More than half of Americans support convicting President Donald Trump in his Senate trial and subsequently removing him from office, The Independent reports. The percentage of Americans supporting his removal has grown sharply over the course of just a few days.
According to the latest MSN poll, conducted on Christmas Day, 55 percent of poll respondents said they supported convicting Trump in the Senate and removing him from office. That number is significant because it’s the highest level of support for Trump’s removal from office so far. In recent days, the number shot up at least seven points, after sinking from a high of 54 percent down to a low of 48 percent prior to this poll.
Conversely, just 40 percent of Americans actively oppose convicting Trump in the Senate and removing him from office. Again, that number is significant because of the way it’s moved, in this case, down from 47 percent a week ago. Similarly, the divide between the percentage of Americans who support Trump’s removal and those who oppose it has widened, from just a percentage point (48 percent to 47 percent) a week ago to 15 percentage points (55 percent to 40 percent).
Researcher David Rothschild, an economist at Microsoft Research, says that the widening gap, and the speed at which the gap has widened, shows a dramatic shift in Americans’ perceptions of the impeachment process.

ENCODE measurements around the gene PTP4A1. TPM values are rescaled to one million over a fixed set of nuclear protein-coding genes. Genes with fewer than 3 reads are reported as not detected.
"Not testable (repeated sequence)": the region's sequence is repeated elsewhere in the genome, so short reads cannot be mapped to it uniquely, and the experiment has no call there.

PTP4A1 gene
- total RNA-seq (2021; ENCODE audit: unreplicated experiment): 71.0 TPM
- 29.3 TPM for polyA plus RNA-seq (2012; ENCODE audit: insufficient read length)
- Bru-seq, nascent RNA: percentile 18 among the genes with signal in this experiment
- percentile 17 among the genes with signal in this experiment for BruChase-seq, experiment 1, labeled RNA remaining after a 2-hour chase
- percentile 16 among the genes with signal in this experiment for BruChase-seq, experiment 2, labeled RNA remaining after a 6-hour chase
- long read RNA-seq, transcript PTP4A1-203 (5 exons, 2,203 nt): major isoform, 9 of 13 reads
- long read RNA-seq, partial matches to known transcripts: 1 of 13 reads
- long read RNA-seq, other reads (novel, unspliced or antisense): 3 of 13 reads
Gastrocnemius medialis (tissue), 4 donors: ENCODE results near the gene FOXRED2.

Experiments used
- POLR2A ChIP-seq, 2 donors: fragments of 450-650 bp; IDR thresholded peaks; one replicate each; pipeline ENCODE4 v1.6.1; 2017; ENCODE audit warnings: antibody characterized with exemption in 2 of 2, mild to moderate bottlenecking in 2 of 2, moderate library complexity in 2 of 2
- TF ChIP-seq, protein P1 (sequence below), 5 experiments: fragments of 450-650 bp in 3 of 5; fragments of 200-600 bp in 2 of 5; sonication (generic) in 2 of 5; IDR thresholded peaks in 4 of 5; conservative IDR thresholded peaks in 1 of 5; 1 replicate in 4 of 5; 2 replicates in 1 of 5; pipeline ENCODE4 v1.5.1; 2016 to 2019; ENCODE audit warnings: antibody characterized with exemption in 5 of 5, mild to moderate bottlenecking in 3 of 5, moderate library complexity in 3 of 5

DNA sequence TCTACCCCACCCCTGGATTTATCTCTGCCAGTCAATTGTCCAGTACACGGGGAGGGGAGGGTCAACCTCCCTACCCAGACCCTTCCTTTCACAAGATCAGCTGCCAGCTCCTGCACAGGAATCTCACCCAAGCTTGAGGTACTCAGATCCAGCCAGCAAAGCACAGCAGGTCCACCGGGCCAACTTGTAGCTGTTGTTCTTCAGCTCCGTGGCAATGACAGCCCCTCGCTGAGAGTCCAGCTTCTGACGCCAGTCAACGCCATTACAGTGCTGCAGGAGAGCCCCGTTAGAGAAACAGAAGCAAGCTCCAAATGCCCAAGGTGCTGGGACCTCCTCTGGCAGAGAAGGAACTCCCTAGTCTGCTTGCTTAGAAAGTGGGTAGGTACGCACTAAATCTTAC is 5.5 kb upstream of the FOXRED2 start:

“When you follow polling daily, you learn people rarely make big jumps from Opposition to Support,” he said.
Further, he noted that, as far as he sees it, this widening gap is evidence that Americans aren’t prepared to stand for Trump and the Republicans’ “obstruction” (as he calls it) of the impeachment process.
“This polling is a clear sign that [the] Republican policy of complete obstruction is not selling well to [the] voting public,” he says.
Poll numbers aside, the probability of Trump being removed from office following his Senate trial is somewhere near zero, by most analyses. That’s because the Constitution requires that two-thirds of the Senate — 67 senators — must vote to convict in order to remove a president from office. Since the Senate is controlled by Republicans, albeit by a narrow margin, that outcome is considered all but impossible.
However, as previously reported by The Inquisitr, there may be a roundabout way for Democrats to increase the odds of Trump being removed following his Senate trial. Theoretically, the Senate could enact a rule that requires the vote on whether or not to convict Trump to be held in secret. By some analyses, as many as 30 or even 35 Republican senators would vote to convict Trump and remove him from office if they were allowed to do so in secret.